What you need to know:
- Police allowed back-to-back concerts, processions and events that attract huge attendance. The Independence Grounds, Acacia Avenue, Makindye and Kabalagala have been busier since the alert was issued.
- The National Unity Platform (NUP) Principal, Mr Robert Kyagulanyi, alias Bobi Wine, and his supporters were the first to dismiss the terror alerts stating that they are intended to stop him from meeting people, especially in Kampala City.
After six explosives were recovered by security personnel in Rubaga Division, Kampala City, President Museveni issued tough guidelines to the members of the public to follow to ensure that the terrorists don’t hit the country again.
Despite the President’s warnings that were followed by foreign diplomatic missions also issuing similar terror alerts, many Ugandans seem to be unbothered by the threats.
Worship places that President Museveni told to ask from each congregant to identify himself or herself by showing their national identity cards before accessing the premises aren’t enforcing that guideline.
Several churches, markets and taxi parks that this publication visited within Kampala City had no extra heightened deployment as was case in previous terror alerts.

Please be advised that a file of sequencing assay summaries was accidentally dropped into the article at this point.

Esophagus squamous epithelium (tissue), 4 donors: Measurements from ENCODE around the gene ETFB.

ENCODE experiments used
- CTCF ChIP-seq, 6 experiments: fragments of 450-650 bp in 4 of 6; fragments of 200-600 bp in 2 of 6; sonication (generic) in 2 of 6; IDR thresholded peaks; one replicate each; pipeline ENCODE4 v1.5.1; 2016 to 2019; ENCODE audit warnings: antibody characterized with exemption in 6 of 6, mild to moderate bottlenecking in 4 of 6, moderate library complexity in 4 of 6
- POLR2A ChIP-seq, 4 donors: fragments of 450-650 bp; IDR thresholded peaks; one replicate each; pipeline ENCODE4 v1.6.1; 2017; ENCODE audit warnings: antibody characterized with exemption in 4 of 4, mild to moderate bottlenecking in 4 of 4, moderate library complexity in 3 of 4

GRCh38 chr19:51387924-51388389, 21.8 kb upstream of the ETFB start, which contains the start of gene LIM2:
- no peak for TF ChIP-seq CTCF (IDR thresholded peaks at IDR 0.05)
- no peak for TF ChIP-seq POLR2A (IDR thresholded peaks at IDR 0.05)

Police allowed back-to-back concerts, processions and events that attract huge attendance. The Independence Grounds, Acacia Avenue, Makindye and Kabalagala have been busier since the alert was issued.
The National Unity Platform (NUP) Principal, Mr Robert Kyagulanyi, alias Bobi Wine, and his supporters were the first to dismiss the terror alerts stating that they are intended to stop him from meeting people, especially in Kampala City.
“As soon as we announced our mobilisation activities, they immediately started issuing those terror threats, which we believe were intended to block us from doing activities in the Kampala Metropolitan area,” Bobi Wine said.
The NUP backs their allegations with the communication they received from the police chiefs as they traversed the countryside.